Please browse our site, and feel free to contact us for more information or to arrange a personal visit. On this page are a few pictures of our students engaged in active learning. As geologists, the earth is our laboratory, and we encourage active participation in field work to compliment a rigorous sequence of traditional classroom and laboratory work.
What is Geoscience?
Geoscientists are the caretakers of the earth's resources and environment. They study the Earth, its soils, water, oceans, and atmosphere, providing essential information for solving problems and establishing policies for resource management, environmental protection, and public health, safety, and welfare.
Geoscientists locate new resources and learn how to develop them while protecting the environment. Geoscientists study mountains, volcanoes, earthquakes, rivers, groundwater, glaciers, and other planets. For more information on what geoscientists do, visit this page on geoscience careers from the American Geological Institute.
The prospect of diverse, interesting, and challenging career opportunities is one of the strongest reasons to consider majoring in Geology at New Paltz. Diminishing non-renewable energy, mineral, and water resources, and global warming have brought the geosciences to the forefront of societal concerns. Career options are wide ranging and include resource exploration and management, technical consulting, engineering, environmental remediation, and education. There are a multitude of different jobs in the private sector as well as federal, state and local governmental agencies.
Graduates from our program work at the United States Geological Survey, the New York State Department of Environmental Conservation, the New York City Department of Environmental Protection, the New York State Department of Transportation, the New York State Museum, numerous engineering and geotechnical consulting firms, colleges, and high schools. Others go on to graduate school, or work in the mining and petroleum industries.
New Paltz is an area of scenic beauty and exceptional geologic diversity, forming a natural classroom for the study of geology. Spectacular white cliffs of the Shawangunk Mountains, popular among rock climbing enthusiasts, overlook the campus. These cliffs are composed of Silurian quartz pebble conglomerate which unconformably overlies Ordovician shales along the classic Taconic Unconformity. Situated within the Hudson Valley fold and thrust belt, we are also within easy reach of Devonian red beds of the Catskill delta, classic metamorphic sequences of New England, high grade metamorphic and igneous rocks of the Hudson Highlands, and ancient Precambrian rocks of the Adirondack Mountains.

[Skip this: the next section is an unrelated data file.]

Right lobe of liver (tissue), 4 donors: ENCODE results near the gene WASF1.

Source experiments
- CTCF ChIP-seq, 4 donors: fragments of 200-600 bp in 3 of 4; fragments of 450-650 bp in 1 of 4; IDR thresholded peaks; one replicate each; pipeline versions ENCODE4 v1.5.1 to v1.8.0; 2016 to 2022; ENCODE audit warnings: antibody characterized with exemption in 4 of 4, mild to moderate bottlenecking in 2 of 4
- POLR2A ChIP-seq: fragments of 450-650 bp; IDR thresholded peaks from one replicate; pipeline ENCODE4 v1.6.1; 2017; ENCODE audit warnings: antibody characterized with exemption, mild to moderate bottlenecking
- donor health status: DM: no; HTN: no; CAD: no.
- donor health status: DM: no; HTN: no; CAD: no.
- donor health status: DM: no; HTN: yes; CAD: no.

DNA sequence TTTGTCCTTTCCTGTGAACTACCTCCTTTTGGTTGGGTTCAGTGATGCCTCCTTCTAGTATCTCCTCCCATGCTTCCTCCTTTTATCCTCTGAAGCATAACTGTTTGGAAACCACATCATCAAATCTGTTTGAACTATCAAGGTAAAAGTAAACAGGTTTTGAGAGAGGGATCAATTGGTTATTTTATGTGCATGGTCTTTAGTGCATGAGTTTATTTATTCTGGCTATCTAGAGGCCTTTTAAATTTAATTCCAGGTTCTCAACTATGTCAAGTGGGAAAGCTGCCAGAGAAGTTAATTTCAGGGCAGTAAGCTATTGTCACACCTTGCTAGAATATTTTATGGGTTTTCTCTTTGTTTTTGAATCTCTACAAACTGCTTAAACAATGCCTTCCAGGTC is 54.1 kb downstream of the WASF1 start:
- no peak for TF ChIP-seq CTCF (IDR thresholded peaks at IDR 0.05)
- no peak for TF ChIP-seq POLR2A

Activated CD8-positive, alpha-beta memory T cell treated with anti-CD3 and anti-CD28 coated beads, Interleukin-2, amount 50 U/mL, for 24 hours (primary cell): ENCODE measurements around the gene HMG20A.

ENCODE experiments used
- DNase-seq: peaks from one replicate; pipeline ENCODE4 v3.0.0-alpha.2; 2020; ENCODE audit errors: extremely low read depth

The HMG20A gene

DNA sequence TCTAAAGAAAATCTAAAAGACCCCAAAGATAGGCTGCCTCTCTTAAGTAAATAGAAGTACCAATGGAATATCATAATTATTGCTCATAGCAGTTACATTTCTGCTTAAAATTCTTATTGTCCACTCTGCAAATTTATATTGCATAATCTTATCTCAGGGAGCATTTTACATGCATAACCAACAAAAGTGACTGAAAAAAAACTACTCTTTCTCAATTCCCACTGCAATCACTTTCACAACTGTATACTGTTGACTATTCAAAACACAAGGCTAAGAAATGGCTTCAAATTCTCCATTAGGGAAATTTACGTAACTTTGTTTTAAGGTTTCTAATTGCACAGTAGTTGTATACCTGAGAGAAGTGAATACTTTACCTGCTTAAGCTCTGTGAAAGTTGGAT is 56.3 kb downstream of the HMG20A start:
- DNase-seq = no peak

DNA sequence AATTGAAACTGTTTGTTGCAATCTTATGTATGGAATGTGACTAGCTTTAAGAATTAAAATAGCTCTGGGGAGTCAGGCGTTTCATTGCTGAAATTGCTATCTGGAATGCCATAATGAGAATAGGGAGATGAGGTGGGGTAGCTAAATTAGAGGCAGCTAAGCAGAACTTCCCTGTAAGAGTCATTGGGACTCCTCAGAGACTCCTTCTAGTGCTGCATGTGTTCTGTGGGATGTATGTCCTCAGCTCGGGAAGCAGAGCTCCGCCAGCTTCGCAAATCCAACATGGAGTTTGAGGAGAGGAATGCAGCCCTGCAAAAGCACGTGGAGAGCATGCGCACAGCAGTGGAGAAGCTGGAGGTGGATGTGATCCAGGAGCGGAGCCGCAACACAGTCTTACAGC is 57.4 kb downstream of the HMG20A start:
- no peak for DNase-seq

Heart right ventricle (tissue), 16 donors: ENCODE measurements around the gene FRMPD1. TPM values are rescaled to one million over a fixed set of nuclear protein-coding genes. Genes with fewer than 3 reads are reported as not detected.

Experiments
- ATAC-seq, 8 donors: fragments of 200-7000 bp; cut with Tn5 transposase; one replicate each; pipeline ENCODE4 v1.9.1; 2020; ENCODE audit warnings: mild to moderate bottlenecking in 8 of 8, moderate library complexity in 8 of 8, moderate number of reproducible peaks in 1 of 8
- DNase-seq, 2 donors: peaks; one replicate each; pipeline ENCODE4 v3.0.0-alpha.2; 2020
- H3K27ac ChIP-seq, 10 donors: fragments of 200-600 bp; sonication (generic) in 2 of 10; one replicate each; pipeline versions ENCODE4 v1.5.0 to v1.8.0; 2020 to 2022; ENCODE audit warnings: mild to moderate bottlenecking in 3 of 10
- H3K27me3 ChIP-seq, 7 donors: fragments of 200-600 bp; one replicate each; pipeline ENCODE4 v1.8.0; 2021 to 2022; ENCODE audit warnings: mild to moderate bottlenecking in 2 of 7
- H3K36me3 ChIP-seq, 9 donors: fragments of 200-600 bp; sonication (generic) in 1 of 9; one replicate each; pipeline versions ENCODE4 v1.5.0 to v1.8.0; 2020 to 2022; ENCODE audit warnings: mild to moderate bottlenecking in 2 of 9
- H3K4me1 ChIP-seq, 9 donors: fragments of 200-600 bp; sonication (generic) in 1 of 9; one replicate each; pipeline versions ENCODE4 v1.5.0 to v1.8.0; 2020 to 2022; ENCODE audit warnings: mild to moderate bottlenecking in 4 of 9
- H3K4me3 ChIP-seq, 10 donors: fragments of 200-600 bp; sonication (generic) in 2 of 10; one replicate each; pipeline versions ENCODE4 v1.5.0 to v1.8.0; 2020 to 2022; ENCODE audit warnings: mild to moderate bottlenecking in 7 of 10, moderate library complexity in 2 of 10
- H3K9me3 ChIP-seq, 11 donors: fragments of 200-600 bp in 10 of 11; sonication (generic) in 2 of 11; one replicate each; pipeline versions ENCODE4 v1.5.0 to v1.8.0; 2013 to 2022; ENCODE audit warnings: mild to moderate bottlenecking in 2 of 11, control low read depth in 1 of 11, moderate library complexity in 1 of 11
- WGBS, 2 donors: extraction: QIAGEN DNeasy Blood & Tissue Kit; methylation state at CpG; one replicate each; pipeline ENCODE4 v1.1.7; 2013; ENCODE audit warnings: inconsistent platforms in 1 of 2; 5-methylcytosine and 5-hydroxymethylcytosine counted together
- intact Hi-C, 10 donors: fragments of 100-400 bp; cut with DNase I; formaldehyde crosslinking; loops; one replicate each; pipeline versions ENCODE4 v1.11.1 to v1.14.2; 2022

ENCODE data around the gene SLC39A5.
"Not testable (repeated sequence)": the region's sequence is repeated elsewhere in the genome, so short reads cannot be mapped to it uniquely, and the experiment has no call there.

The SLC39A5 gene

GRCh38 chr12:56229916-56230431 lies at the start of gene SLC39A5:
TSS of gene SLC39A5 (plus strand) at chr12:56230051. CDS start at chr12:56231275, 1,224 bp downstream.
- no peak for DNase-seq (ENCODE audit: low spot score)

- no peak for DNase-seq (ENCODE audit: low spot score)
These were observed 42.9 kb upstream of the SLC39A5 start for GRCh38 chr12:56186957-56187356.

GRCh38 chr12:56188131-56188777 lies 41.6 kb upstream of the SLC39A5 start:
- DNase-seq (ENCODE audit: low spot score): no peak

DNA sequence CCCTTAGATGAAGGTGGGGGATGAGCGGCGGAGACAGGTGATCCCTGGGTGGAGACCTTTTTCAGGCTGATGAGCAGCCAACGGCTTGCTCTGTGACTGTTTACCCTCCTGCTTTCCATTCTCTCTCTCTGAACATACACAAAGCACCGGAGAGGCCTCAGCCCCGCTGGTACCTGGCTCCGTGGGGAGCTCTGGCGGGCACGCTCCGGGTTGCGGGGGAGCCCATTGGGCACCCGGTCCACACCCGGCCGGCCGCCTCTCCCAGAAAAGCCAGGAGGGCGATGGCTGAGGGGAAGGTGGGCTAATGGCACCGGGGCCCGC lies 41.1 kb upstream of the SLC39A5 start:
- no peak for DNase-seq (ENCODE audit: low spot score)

Field excursions form an essential component of the learning experience at SUNY New Paltz. Day trips are commonly taken to study the rich variety of local geology, and longer excursions are made to study geology further afield.
Recent multi-day trips include excursions to Acadia National Park in Maine, the Adirondacks, Quebec, Niagara Falls, and National Parks of the Western United States, including the Grand Canyon, Yellowstone, and Death Valley.
While geology is a field based science, laboratory analysis is also an essential component. Our laboratory facilities include:
- Geology Student Computer Laboratory with 16 workstations
- Mineralogy/Petrology Laboratory with 20 research grade microscopes
- Stratigraphy, Geomorphology, Paleontology, and Structural Geology Laboratories
- Thin Section Laboratory with diamond saws and grinders
- Extensive Paleontology, Mineralogy, and Petrology collections
- Hydrogeology Laboratory with ion chromatograph, spectrophotometer, and aquifer testing equipment
- Mobile Hydrogeochemical Laboratory
- Cold storage facility for cores containing ecology and climate records
- Seismograph station on the Lamont-Doherty Seismographic Network
- United States Geological Survey Federal Map Repository
Department of Geology
South Classroom Building 107
State University of New York at New Paltz
1 Hawk Drive
New Paltz, New York 12561